Theory
IP Weighting and Marginal Structural Models
Standardization and Parametric GFormula
Theory
Individual Causal Effects
 Zeus is a patient waiting for a heart transplant
 on Jan 1, he receives a new heart
 five days later, he dies  Another patient, Hera
 she also received a heart transplant on Jan 1
 five days later she was alive
Treatment: A (1: treated, 0: untreated)
Outcome: Y (1: death, 0: survival)
Potential outcomes or counterfactual outcomes:
Y ^{a=0} : the outcome variable that would have been observed under the treatment value a=0.
Y ^{a=1} : the outcome variable that would have been observed under the treatment value a=1.
Definition of individual causal effects: the treatment A has a causal effect on an individual's outcome Y if Y ^{a=1} ≠ Y ^{a=0} for the individual.
Y ^{a=1} =1
Y^{a=1}=0
In general, individual causal effects cannot be identified since only one of potential outcomes is observed for each individual.
Average Causal Effects
Definition of average causal effects: an average causal effect of treatment A on outcome Y is present if E[ Y ^{a=1} ] ≠ E[ Y ^{a=0} ]
Pr[ Y ^{a=1} =1]=10/20=0.5
Absence of an average causal effect does not imply absence of individual effects.
Pr[ Y ^{a=0} =1]=10/20=0.5
Average causal effects can sometimes be identified from data even if individual causal effects cannot.
Causation vs. Association
Pr[ Y ^{a} =1]
Pr[ Y=1A=a]
Marginal probability
Conditional probability
Causation vs. Association
 Causal inference requires data like the hypothetical first table, but all we can ever expect to have is real world data like those in the second table.
 Under which conditions real world data can be used for causal inference?
Randomization
 Randomization ensures that those missing values occurred by chance
 Ideal randomized experiment
 no loss to followup
 full adherence to treatment
 a single version of treatment
 double blind assignment  Exchangeability:
 which particular group received the treatment is irrelevant for the value of Pr[ Y^{a}=1A=1] and Pr[ Y^{a}=1A=0]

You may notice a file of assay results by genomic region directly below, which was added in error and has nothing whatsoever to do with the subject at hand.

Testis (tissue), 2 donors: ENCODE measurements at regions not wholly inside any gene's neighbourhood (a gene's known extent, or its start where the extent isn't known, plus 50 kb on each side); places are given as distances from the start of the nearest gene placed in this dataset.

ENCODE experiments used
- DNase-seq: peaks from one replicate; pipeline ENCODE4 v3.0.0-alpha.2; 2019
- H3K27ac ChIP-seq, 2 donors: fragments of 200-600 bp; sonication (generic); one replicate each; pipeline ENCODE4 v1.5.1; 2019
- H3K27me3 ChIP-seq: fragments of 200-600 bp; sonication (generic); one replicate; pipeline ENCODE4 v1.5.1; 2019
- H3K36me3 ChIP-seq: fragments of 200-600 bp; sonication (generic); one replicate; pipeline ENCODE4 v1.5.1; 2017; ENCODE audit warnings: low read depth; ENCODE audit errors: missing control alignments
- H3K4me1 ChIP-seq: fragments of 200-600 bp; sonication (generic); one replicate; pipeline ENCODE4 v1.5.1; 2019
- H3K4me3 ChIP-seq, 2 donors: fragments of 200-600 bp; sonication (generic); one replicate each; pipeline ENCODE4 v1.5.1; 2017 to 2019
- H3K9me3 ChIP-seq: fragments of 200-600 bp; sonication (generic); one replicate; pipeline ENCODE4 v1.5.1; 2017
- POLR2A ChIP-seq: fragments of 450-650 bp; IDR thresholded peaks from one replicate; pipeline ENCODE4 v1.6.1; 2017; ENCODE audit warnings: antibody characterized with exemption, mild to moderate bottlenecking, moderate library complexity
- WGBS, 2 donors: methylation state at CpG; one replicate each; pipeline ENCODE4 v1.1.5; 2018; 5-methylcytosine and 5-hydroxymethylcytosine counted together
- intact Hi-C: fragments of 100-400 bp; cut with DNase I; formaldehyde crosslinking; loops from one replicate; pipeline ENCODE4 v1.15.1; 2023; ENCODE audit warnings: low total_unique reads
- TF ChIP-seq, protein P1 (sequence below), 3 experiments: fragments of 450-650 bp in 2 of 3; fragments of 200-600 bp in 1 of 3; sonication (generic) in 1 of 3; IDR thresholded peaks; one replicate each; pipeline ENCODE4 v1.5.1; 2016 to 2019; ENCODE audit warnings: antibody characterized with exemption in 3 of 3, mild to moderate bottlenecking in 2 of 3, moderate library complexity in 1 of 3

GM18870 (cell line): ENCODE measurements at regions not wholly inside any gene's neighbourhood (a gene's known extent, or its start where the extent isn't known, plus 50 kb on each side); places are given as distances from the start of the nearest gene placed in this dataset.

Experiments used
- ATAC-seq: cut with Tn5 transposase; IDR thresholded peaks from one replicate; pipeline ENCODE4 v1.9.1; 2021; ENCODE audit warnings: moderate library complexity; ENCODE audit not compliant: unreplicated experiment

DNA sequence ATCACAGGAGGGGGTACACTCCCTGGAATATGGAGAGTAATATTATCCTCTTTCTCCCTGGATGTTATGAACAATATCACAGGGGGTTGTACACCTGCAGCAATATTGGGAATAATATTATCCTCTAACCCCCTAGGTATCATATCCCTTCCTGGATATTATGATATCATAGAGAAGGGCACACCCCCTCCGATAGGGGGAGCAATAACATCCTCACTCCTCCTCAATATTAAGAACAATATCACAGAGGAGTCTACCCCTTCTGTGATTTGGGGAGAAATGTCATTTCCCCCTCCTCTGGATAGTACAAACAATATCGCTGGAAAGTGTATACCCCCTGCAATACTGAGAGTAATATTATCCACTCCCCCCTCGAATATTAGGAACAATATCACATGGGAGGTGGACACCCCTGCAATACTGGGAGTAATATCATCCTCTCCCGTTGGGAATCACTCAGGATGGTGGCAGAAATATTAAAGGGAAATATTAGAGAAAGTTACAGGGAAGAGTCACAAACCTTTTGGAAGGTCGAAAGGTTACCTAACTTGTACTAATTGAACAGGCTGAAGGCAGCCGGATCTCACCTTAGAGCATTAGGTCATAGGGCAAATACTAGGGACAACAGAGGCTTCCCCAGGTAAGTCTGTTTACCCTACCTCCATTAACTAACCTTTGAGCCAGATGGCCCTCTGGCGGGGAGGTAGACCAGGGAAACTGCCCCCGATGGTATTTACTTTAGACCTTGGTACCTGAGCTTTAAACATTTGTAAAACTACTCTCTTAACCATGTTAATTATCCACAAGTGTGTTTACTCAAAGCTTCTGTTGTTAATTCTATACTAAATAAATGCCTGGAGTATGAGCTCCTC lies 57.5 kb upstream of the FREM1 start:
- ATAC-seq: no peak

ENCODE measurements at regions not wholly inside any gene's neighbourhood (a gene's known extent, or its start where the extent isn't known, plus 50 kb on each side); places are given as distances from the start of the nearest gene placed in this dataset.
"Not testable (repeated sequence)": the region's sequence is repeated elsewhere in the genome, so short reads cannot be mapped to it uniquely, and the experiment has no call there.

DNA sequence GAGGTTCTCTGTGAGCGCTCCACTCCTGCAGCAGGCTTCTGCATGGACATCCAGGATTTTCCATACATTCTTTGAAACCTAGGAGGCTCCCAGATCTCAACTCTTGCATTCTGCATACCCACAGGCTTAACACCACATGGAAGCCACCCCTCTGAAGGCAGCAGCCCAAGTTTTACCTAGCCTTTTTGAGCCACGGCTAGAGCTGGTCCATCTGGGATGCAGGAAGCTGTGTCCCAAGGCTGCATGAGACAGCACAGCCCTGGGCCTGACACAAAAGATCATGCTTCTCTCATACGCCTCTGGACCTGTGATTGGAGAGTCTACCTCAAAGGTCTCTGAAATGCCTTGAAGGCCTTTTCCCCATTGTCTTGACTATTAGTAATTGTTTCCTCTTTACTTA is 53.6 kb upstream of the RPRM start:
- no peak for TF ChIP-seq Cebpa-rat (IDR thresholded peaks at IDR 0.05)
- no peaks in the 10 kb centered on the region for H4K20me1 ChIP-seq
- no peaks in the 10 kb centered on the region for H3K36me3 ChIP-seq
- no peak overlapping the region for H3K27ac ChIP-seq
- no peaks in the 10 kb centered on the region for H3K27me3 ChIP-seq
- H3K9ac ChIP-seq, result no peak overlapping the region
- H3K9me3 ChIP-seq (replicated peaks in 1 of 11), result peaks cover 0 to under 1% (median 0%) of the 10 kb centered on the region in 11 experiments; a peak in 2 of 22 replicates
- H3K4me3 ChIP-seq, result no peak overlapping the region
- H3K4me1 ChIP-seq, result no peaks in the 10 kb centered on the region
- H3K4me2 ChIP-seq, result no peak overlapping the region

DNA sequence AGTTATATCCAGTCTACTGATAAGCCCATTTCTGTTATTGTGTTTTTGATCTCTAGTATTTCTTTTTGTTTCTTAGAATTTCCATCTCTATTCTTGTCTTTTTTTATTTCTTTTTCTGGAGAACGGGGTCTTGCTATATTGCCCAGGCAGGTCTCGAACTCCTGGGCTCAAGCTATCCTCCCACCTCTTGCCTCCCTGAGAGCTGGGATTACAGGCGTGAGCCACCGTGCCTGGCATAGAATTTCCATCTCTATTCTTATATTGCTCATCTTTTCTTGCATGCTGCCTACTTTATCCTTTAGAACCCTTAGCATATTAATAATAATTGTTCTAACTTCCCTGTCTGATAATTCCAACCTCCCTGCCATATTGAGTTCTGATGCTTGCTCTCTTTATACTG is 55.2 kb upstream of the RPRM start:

Randomization is so highly valued because it is expected to produce exchangeability.
Randomization
 Does exchangeability hold in our heart transplant study?

 Since the counterfactual data are not available in the real world, we are generally unable to determine whether exchangeability holds
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Can we conclude that our study is not a randomized experiment?
 random variability
 conditional randomization
Conditional Randomization
 Prognosis factor L (1: critical condition, 0 otherwise)
 Design 1
 randomly assign treatments to 65% of the individuals
 Design 2
 randomly assign treatments to 75% of the individuals with critical condition
 randomly assign treatments to 50% of those in noncritical condition
Marginal randomization
Conditional randomization
Exchangeability holds
Exchangeability does not hold, but conditional exchangeability holds
How to compute the causal effect?
 Stratumspecific causal effects
 Average causal effects
Standardization
Inverse Probability Weighting
Since
Similarly,
Causal Inference for Observational Study
What randomized experiment are you trying to emulate?
Observational Study
 An observational study can be conceptualized as a conditionally randomized experiment under the following 3 conditions (also called identifiability conditions):
 exchangeability: the conditional probability of receiving every value of treatment, though not decided by the investigators, depends only on the measured covariates
 positivity: the conditional probability of receiving every value of treatment is greater than zero
 consistency: the values of treatment under comparison correspond to welldefined interventions that, in turn, correspond to the versions of treatment in the data
 When any of these conditions does not hold, another possible approach can be used: